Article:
See CS Lectures for recordings of Distinguished Lectures.
Bio: Daniel Alan Spielman received his B.A. in Mathematics and Computer Science from Yale in 1992, and his Ph.D in Applied Mathematics from M.I.T. in 1995. He spent a year as a NSF Mathematical Sciences Postdoc in the Computer Science Department at U.C. Berkeley, and then taught in the Mathematics Department at M.I.T. until 2005. Since 2006, he has been a Professor at Yale University. He is presently the Henry Ford II Professor of Computer Science, Mathematics, and Applied Mathematics.
He has received many awards, including the 1995 ACM Doctoral Dissertation Award, the 2002 IEEE Information Theory Paper Award, the 2008 Godel Prize, the 2009 Fulkerson Prize, the 2010 Nevanlinna Prize, an inaugural Simons Invesigator Award, and a MacArthur Fellowship. He is a Fellow of the Association for Computing Machinery and a member of the Connecticut Academy of Science and Engineering. His main research interests include the design and analysis of algorithms, graph theory, machine learning, error-correcting codes and combinatorial scientific computing.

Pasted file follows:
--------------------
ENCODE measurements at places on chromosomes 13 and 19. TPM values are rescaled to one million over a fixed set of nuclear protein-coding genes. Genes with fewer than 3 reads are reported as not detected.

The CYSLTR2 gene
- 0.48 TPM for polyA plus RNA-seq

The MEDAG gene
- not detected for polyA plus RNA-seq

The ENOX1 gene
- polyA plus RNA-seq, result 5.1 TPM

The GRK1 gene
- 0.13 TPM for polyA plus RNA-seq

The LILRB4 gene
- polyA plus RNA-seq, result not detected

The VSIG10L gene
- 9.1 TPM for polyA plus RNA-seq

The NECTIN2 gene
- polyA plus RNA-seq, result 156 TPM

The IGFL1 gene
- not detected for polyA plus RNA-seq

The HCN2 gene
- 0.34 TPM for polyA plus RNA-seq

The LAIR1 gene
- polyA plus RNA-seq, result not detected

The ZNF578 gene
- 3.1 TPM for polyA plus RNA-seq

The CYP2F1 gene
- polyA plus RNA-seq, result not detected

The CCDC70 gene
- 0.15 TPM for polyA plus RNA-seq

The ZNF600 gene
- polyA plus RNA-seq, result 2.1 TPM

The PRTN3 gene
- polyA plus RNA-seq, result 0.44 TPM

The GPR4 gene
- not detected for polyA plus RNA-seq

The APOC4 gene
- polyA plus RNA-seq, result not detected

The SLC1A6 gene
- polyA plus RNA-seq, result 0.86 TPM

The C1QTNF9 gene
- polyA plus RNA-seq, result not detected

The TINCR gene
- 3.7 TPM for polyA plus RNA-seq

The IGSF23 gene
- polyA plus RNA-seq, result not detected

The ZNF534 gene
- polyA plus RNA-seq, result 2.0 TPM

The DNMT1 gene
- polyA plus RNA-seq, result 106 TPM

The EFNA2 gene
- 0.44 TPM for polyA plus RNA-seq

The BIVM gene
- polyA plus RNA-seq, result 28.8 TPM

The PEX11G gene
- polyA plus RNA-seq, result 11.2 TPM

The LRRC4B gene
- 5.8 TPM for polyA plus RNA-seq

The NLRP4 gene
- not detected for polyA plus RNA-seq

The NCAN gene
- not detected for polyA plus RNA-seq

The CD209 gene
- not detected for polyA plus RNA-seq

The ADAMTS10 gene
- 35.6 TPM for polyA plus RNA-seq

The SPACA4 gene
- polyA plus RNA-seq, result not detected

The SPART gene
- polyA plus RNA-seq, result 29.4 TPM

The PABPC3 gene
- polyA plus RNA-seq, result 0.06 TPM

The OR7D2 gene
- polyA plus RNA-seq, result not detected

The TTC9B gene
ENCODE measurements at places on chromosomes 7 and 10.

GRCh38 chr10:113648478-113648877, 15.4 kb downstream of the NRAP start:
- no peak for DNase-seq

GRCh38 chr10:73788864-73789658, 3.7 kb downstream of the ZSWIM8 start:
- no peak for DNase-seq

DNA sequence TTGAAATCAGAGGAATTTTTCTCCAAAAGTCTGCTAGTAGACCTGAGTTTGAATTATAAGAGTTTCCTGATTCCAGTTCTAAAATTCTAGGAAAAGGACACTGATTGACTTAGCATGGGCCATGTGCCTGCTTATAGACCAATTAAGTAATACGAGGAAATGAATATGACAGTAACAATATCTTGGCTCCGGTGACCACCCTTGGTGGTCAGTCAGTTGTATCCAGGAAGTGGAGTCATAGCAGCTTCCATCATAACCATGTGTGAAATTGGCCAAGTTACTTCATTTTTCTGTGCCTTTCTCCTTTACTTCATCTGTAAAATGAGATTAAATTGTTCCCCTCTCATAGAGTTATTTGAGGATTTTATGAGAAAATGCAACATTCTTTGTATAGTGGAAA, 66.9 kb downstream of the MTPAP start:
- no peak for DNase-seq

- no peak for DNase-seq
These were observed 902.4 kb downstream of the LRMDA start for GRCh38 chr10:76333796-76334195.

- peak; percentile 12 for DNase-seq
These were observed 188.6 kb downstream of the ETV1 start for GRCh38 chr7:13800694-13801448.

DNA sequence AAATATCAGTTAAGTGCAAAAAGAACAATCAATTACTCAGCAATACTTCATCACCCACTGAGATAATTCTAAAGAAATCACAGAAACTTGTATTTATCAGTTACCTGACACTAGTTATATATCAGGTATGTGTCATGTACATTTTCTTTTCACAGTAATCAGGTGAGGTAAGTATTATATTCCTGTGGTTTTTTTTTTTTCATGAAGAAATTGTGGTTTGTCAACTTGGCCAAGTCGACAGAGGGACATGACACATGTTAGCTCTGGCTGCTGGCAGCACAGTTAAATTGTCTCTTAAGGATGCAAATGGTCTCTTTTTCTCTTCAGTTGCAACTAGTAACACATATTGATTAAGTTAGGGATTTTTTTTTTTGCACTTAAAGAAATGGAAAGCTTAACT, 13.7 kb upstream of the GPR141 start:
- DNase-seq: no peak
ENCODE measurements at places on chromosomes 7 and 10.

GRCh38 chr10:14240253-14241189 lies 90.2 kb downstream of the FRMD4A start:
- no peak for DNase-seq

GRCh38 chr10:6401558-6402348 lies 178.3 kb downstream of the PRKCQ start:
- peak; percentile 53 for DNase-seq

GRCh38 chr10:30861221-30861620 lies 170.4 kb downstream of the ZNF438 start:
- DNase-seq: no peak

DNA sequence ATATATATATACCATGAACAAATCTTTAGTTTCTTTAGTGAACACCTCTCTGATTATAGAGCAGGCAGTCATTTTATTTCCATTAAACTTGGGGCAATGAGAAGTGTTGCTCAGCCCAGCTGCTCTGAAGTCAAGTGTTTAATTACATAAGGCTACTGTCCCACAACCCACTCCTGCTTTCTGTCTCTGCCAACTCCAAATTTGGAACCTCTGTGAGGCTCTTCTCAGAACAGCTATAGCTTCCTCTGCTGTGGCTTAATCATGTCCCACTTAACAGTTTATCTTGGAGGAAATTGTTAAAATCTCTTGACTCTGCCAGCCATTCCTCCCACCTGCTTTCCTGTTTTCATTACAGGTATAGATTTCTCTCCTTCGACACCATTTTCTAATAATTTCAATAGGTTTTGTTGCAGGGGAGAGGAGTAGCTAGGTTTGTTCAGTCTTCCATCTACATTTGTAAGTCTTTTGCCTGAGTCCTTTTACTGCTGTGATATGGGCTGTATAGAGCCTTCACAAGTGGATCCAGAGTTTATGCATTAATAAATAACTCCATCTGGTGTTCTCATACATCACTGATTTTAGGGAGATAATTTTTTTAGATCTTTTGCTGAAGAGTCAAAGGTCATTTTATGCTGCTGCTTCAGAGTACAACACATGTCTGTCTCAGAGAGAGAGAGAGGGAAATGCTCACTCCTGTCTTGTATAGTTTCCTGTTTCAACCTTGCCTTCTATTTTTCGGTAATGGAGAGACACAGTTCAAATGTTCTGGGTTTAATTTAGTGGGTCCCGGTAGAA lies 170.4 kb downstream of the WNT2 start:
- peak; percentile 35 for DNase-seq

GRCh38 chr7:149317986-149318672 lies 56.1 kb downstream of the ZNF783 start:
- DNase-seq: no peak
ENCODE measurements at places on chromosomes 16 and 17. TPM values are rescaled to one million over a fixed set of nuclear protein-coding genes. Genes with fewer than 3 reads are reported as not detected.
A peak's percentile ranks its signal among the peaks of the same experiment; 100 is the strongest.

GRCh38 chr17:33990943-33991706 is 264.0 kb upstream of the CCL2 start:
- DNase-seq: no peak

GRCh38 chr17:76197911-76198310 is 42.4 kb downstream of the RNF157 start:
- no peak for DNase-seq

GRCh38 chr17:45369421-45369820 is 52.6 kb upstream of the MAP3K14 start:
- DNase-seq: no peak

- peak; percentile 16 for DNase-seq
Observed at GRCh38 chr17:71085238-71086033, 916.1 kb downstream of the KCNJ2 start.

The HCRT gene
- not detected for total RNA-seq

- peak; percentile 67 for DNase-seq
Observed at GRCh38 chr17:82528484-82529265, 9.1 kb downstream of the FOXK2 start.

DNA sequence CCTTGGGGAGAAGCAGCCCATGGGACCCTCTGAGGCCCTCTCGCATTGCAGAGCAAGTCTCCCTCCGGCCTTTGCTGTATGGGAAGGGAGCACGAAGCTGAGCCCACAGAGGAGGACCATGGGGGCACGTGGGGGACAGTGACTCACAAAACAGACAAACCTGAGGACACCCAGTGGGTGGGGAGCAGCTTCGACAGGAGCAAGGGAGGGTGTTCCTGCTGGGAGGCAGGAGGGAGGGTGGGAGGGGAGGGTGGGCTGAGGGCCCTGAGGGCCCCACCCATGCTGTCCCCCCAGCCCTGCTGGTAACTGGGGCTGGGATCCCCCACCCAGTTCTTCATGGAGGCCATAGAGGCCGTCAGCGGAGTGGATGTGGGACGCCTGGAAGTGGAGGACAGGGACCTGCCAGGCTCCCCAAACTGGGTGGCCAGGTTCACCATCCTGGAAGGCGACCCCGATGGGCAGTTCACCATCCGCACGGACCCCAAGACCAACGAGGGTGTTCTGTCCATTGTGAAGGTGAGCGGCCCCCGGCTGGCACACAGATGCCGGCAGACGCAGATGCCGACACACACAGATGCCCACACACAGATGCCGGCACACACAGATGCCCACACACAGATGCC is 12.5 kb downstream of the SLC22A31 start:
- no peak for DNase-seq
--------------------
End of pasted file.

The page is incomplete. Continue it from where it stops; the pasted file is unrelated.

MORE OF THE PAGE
Abstract: In 1990, Pravin Vaidya, then a professor of Computer Science at UIUC, discovered a remarkable application of graph theory to the problem of solving systems of linear equations. We survey several fascinating concepts and algorithms inspired by and related to this work.
These algorithms provide nearly linear time algorithms for solving linear equations in the Laplacian matrices of graphs.
We will begin by explaining why linear equations in these matrices are so interesting.
The problem of solving linear equations in these matrices motivates a new notion of what it means for one graph to approximate another.
This leads to the problem of approximating graphs by sparse graphs.
Our algorithms for solving Laplacian linear equations will exploit surprisingly strong approximations of graphs by sparse graphs, and even by trees.
We will survey the roles that spectral graph theory, random matrix theory, graph sparsification, low-stretch spanning trees and local clustering algorithms play in the design of fast algorithms for solving Laplacian linear equations.